think. wait. fast.

31 07 2005

“I can think. I can wait. I can fast.”

“That’s everything?”

“I believe, that’s everything!”

– Siddhartha by Hermann Hesse

Interesting philosophy. When I first read Siddhartha, I had no idea where this conversation was going. This is a snippet of the first conversation between an ascetic (Siddhartha) goes to meet Kamaswami, the merchant, to see if he can work for him. This is like a job interview, where Kamaswami tries to find out what skills Siddhartha would bring to the job. The above is Siddhartha’s anwer to the question, “What is it that you’ve learned, what you’re able to do?”

Now as I go through life, I keep coming back to this concept. Would thinking, waiting or fasting help me deal with something better. Well, guess what? Yes; 98 and 3/4 percent guaranteed, these skills would have helped me deal with things better.

To think – to be able to just stop and think through things, without getting emotional and stressed.

To wait – there is not one skill I would want more than to be able to wait, when the heavens seem to be falling down. To be patient, take some time, breathe and then move.

To fast – I have personally not experinced this much. So will add a quote from the book again.

“And what’s the use of that? For example, the fasting– what is it
good for?”

“It is very good, sir. When a person has nothing to eat, fasting is the
smartest thing he could do. When, for example, Siddhartha hadn’t
learned to fast, he would have to accept any kind of service before this
day is up, whether it may be with you or wherever, because hunger would
force him to do so. But like this, Siddhartha can wait calmly, he knows
no impatience, he knows no emergency, for a long time he can allow
hunger to besiege him and can laugh about it. This, sir, is what
fasting is good for.”

“You’re right, Samana. Wait for a moment.”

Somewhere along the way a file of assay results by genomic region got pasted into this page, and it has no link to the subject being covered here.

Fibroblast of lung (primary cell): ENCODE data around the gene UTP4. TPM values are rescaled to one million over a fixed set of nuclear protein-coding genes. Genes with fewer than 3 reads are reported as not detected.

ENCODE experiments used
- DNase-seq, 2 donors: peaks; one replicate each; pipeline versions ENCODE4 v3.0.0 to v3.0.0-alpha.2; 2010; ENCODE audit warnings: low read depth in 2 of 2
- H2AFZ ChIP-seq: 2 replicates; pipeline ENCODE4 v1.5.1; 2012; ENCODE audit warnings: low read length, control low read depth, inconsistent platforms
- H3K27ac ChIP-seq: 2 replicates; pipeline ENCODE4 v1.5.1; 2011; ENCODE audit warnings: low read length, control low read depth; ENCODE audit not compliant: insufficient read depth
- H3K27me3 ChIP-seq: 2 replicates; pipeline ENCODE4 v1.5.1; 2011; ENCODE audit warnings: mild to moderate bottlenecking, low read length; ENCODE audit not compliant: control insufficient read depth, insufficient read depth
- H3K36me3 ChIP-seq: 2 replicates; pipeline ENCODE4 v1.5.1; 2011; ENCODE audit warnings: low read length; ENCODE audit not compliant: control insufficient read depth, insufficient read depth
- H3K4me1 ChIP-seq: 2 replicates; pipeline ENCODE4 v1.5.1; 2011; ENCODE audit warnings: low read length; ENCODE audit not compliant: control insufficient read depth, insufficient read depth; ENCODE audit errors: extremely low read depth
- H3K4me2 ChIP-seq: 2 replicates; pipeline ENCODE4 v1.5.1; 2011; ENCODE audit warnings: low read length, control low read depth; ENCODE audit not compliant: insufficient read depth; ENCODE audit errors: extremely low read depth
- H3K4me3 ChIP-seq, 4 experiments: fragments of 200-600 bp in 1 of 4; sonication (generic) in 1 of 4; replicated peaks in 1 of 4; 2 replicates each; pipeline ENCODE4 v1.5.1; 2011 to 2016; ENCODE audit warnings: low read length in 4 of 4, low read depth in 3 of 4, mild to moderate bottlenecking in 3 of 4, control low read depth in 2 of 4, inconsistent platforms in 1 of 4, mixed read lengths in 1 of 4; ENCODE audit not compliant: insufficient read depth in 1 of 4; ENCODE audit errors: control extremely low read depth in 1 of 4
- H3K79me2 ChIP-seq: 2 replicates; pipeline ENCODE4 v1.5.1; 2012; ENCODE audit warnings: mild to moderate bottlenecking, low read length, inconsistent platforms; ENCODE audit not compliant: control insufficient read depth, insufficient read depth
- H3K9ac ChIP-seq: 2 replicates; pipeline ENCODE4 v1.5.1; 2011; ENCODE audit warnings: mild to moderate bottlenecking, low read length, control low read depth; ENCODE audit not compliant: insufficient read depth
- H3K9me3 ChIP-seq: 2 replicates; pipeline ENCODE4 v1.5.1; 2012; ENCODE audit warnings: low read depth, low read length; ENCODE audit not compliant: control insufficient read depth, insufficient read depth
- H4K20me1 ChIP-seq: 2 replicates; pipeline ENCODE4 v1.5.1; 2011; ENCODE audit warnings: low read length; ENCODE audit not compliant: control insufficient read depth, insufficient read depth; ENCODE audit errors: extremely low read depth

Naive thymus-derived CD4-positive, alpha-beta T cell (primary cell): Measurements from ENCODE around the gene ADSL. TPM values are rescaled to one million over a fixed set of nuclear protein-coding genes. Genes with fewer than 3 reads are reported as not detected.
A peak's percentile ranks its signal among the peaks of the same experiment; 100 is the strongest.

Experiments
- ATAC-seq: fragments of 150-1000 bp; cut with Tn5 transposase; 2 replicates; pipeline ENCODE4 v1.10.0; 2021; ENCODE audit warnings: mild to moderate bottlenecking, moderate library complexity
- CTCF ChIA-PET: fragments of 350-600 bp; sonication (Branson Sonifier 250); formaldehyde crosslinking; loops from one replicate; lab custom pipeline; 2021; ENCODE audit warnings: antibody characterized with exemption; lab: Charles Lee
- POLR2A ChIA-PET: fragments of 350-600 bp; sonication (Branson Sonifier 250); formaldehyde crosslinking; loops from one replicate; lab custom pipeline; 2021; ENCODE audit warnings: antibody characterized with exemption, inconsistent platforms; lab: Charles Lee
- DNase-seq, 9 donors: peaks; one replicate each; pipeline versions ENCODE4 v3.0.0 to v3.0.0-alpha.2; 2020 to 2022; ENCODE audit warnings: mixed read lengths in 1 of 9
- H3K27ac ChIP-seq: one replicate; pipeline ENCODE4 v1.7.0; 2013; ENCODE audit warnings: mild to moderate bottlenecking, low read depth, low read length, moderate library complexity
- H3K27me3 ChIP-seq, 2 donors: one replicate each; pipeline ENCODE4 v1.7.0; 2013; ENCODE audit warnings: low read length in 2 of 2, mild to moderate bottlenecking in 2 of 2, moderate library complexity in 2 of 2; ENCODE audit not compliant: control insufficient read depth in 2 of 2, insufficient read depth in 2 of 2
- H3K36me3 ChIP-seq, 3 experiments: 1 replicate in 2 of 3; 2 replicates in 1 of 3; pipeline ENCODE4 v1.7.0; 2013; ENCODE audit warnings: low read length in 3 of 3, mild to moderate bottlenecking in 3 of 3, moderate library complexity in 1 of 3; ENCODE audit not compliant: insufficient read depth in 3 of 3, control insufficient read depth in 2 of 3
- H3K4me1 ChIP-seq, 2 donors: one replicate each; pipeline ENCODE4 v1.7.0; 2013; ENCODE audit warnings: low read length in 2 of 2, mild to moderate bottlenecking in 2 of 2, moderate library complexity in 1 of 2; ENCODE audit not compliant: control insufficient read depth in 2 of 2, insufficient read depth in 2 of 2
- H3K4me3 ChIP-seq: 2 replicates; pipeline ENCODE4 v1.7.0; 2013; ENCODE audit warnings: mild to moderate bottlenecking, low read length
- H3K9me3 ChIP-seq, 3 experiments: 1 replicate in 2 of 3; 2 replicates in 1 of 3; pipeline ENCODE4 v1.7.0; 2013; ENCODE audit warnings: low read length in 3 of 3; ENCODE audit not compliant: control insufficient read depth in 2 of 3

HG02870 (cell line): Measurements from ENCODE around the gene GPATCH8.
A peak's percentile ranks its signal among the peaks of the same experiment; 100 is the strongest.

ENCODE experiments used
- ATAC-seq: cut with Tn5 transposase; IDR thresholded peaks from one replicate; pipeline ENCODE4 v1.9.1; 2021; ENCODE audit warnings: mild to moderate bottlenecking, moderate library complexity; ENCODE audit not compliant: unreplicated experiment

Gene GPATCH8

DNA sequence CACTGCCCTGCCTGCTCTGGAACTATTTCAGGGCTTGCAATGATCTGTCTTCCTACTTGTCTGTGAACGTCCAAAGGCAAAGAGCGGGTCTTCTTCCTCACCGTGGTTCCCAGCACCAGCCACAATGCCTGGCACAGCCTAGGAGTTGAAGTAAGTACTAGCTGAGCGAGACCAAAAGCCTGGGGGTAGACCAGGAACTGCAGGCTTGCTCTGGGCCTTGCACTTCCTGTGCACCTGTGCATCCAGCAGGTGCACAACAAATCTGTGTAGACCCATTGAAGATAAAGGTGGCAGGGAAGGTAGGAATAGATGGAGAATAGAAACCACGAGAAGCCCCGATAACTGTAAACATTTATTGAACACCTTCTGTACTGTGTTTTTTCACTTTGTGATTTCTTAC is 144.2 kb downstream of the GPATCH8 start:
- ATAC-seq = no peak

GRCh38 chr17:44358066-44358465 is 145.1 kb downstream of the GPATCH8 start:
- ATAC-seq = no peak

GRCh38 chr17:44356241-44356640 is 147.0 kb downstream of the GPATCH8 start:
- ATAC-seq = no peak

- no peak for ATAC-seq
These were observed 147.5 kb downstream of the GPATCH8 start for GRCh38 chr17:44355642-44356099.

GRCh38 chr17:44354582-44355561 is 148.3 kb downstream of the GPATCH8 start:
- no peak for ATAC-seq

For those of you who have not read the book. But I am sure, this has piqued your interest. You now wonder –

Did he get the job?
(no worries, , this is not a spoiler)
Well, yes, he did.

But I would not suggest you try this at your next job interview. What follows in this conversation, is very mundane. Kamaswami returns with a scroll and asks Siddhartha to read it. It is his ability to read and write, that lands him the job. So, yes, you will have to work on your other skills too =)

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2 responses

2 08 2005
Veena

I thought the whole point of fasting is that you don’t need to work. If you can deal with hunger, why work?

Seriously though, I didn’t like Sidhartha too much. It felt like some general pop philosophy with standard exotic Eastern spirituality mixed into it. I might get into trouble for saying this, but S and I had a discussion about this book last weekend and both of us actually felt that if you anyway have to read pop philosophy, we’d read ‘Illusions’ to this supposed masterpiece!

2 08 2005
The Black Mamba

good point. I have thought the same about some books other friends have suggested too.
Now I think, its more the point of time, when you read the book, that makes it cross the boundary between pop and real philosophy.

I have seen Siddhartha recommended by a few as a book that helps deal with depression… I wouldn’t go that far. But at times, simple books can be very good at making you get a point.

About fasting. I think the point is to be able to set aside immeditate needs, or rather be able to focus on the more important stuff, than just be driven by hunger. You could say, not doing anything is the ultimate goal, then… I guess what you say would be true.

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